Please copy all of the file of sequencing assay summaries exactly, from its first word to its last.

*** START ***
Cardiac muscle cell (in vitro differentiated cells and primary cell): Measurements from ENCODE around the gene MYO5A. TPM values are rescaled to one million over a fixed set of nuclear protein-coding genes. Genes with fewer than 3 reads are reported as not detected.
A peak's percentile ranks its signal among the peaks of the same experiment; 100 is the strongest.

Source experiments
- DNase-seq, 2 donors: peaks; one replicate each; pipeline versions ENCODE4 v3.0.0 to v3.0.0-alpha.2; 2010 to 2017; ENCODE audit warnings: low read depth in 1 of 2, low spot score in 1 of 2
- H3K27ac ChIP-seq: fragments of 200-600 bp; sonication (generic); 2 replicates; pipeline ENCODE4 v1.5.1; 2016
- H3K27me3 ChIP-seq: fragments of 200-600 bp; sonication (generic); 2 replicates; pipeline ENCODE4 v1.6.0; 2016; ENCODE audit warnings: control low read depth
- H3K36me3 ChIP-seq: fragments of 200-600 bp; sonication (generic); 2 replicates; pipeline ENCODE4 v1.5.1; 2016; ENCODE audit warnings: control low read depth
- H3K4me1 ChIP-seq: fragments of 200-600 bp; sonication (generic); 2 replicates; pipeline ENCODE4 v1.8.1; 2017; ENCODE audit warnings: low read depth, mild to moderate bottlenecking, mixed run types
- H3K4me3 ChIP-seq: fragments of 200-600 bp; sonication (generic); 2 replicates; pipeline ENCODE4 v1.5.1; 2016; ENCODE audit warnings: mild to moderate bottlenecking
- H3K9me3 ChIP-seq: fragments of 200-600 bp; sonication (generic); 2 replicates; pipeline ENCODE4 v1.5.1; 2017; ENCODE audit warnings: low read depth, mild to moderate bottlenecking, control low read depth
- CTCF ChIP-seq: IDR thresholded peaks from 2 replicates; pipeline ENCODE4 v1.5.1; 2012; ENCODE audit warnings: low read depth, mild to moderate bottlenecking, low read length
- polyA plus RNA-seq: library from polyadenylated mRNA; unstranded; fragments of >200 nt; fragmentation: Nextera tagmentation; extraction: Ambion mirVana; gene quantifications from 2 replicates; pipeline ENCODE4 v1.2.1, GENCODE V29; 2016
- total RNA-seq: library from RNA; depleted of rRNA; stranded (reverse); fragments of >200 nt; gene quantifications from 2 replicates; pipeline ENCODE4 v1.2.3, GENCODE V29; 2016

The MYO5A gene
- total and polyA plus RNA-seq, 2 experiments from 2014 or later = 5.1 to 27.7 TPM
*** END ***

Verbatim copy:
Cardiac muscle cell (in vitro differentiated cells and primary cell): Measurements from ENCODE around the gene MYO5A. TPM values are rescaled to one million over a fixed set of nuclear protein-coding genes. Genes with fewer than 3 reads are reported as not detected.
A peak's percentile ranks its signal among the peaks of the same experiment; 100 is the strongest.

Source experiments
- DNase-seq, 2 donors: peaks; one replicate each; pipeline versions ENCODE4 v3.0.0 to v3.0.0-alpha.2; 2010 to 2017; ENCODE audit warnings: low read depth in 1 of 2, low spot score in 1 of 2
- H3K27ac ChIP-seq: fragments of 200-600 bp; sonication (generic); 2 replicates; pipeline ENCODE4 v1.5.1; 2016
- H3K27me3 ChIP-seq: fragments of 200-600 bp; sonication (generic); 2 replicates; pipeline ENCODE4 v1.6.0; 2016; ENCODE audit warnings: control low read depth
- H3K36me3 ChIP-seq: fragments of 200-600 bp; sonication (generic); 2 replicates; pipeline ENCODE4 v1.5.1; 2016; ENCODE audit warnings: control low read depth
- H3K4me1 ChIP-seq: fragments of 200-600 bp; sonication (generic); 2 replicates; pipeline ENCODE4 v1.8.1; 2017; ENCODE audit warnings: low read depth, mild to moderate bottlenecking, mixed run types
- H3K4me3 ChIP-seq: fragments of 200-600 bp; sonication (generic); 2 replicates; pipeline ENCODE4 v1.5.1; 2016; ENCODE audit warnings: mild to moderate bottlenecking
- H3K9me3 ChIP-seq: fragments of 200-600 bp; sonication (generic); 2 replicates; pipeline ENCODE4 v1.5.1; 2017; ENCODE audit warnings: low read depth, mild to moderate bottlenecking, control low read depth
- CTCF ChIP-seq: IDR thresholded peaks from 2 replicates; pipeline ENCODE4 v1.5.1; 2012; ENCODE audit warnings: low read depth, mild to moderate bottlenecking, low read length
- polyA plus RNA-seq: library from polyadenylated mRNA; unstranded; fragments of >200 nt; fragmentation: Nextera tagmentation; extraction: Ambion mirVana; gene quantifications from 2 replicates; pipeline ENCODE4 v1.2.1, GENCODE V29; 2016
- total RNA-seq: library from RNA; depleted of rRNA; stranded (reverse); fragments of >200 nt; gene quantifications from 2 replicates; pipeline ENCODE4 v1.2.3, GENCODE V29; 2016

The MYO5A gene
- total and polyA plus RNA-seq, 2 experiments from 2014 or later = 5.1 to 27.7 TPM